Nutrition Facts Labels for Songs

nutrition-label-song

Before you download the next pop hit from iTunes, check whether it is hazardous to your health. A teen panel working with the Boston Public Health Commission has set up a “nutrition facts label” rating (like that seen on food items) for songs:

“Music, like food, can feed our brains and give us energy,” said Casey Corcoran, director of the Commission’s Start Strong Initiative. “But songs can affect our health and the health of our relationships.”

The tool, patterned after common food nutritional labels, invites consumers to become song lyric nutritionists by helping them identify relationship ingredients that make up a song. Using printed song lyrics as a guide, users can tally the number of healthy relationship themes, such as respect, equality, and trust, which are present in the song. And, like fattening calories, unhealthy relationship themes – possession, disrespect, and manipulation – are also counted. The number of times these themes are mentioned also factor into to the song’s total nutritional value. Corcoran recommends consuming lots of ‘healthy relationship’ ingredients for a balanced media diet.

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Alarming Trends in Childhood Obesity

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Two recent University of Rochester Medical Center studies don’t look good

Two recent studies point out alarming trends in childhood obesity – not only is the group of severely obese children getting larger, but parents don’t even see it. Between 1976 and 2004, the rate of severely obese children – those with BMIs at or above the 99th percentile – has tripled to a total of 2.7 million. A separate, smaller study shows that almost a third of parents underestimate their child’s weight.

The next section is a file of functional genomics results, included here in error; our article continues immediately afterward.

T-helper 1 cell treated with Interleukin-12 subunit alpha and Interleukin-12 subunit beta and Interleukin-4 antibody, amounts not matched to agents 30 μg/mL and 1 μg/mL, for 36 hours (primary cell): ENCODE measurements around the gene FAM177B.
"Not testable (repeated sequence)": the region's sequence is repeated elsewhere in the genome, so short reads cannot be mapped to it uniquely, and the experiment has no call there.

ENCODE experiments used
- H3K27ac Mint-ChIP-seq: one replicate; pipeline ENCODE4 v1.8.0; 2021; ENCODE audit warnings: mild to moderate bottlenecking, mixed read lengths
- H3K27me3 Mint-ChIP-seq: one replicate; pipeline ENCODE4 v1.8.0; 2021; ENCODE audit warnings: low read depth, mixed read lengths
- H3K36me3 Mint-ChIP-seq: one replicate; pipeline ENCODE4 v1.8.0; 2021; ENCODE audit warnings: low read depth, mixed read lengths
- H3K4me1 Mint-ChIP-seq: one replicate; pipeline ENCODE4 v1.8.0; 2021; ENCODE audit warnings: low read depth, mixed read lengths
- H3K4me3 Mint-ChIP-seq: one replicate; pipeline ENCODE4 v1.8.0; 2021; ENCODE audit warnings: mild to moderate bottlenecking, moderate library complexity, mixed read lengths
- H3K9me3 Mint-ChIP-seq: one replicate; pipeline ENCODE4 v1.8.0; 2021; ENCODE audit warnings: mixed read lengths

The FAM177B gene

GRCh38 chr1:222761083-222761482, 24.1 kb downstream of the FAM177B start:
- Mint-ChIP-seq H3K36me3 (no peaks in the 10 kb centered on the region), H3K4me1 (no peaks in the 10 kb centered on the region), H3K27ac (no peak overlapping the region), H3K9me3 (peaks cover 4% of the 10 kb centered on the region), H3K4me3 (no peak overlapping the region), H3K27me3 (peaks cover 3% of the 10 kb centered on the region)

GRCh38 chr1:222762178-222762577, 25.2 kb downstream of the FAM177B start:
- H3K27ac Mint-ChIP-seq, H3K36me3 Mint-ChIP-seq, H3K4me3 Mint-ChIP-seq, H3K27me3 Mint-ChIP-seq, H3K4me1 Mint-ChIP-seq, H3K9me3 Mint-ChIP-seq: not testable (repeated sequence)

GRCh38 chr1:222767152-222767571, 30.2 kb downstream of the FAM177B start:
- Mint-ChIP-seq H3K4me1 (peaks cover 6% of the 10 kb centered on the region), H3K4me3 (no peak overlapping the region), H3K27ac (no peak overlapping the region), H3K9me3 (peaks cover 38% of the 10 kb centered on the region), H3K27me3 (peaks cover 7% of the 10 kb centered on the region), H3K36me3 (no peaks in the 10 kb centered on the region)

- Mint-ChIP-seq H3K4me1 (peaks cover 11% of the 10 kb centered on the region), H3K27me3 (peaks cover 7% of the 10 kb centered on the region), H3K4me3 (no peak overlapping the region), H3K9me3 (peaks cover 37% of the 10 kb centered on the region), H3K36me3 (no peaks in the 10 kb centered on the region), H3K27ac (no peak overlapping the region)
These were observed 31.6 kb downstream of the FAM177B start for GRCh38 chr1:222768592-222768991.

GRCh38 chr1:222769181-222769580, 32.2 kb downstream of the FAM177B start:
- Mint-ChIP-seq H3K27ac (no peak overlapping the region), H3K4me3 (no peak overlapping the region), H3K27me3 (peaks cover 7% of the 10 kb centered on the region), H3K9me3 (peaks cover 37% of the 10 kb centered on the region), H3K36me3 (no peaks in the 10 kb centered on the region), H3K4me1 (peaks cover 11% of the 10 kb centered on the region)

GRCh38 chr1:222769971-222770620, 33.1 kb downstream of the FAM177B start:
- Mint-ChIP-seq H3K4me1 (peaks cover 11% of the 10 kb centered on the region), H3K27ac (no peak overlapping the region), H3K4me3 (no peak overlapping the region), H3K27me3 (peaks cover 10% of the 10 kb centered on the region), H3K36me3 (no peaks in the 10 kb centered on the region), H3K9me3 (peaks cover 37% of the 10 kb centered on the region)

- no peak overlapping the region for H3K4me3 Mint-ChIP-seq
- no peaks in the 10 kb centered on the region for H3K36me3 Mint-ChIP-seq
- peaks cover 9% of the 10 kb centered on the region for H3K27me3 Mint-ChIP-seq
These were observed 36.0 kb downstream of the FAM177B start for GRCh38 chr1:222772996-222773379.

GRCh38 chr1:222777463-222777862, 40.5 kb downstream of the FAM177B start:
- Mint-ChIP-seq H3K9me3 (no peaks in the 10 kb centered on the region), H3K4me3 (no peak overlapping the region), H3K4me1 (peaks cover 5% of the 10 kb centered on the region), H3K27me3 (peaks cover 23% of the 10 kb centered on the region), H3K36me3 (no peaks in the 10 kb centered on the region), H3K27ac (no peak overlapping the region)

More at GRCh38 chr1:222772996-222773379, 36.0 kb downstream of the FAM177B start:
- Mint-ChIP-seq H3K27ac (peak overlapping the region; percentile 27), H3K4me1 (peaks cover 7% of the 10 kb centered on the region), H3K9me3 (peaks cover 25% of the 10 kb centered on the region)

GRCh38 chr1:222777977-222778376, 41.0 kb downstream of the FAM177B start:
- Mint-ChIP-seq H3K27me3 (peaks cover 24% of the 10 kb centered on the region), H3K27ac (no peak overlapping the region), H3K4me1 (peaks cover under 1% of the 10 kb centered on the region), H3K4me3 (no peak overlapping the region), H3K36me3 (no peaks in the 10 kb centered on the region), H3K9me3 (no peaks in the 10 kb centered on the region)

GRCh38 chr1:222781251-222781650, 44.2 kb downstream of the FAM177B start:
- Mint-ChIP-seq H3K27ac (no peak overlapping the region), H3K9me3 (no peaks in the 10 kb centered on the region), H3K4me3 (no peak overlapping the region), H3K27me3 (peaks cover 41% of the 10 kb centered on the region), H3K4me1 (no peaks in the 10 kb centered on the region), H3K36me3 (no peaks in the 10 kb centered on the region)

The University of Rochester Medical Center (URMC) researchers, along with colleagues at Wake Forest University and Baylor College of Medicine, used the Centers for Disease Control and Prevention’s new definition of severe obesity and found that about 4 percent of children in the U.S. are morbidly obese. The most recent estimate of the rate of obesity among children is 17 percent of the population.
“We knew the rate of severely obese children was increasing, but we were surprised at how quickly the number is rising,” said Stephen Cook, M.D., M.P.H., assistant professor of Pediatrics at URMC’s Golisano Children’s Hospital and one of the authors of the study to be published this month in Academic Pediatrics. “These children have a higher prevalence of cardiovascular risk factors, even before they reach adulthood. We’re very concerned about the future as well as immediate health of these children.”
The study examined nationally representative data from the National Health and Nutrition Examination Surveys from 1976 to 2004 and found that the rate increased from 0.8 percent in the 1976-1980 survey to 3.8 percent in the 1999-2004 survey. Researchers also found that the greatest increases were seen among blacks, Mexican Americans and those living in poverty.
One third of the teens with severe obesity were classified as meeting the adult criteria for the metabolic syndrome, a clustering of risk factors that put them on the path toward heart disease and diabetes in adulthood, and ultimately, could lead to an early death. Nearly 4 percent, or 2.7 million children, have a BMI at or above the 99th percentile, the point at which bariatric surgery is first considered.
“Until a child reaches the point where bariatric surgery is an option, there are few treatment options for families. Insurance doesn’t typically cover the cost, and without that, most families cannot afford to pay,” Cook said. “Without coverage for non-surgical options, the treatment services lose money and have to close.”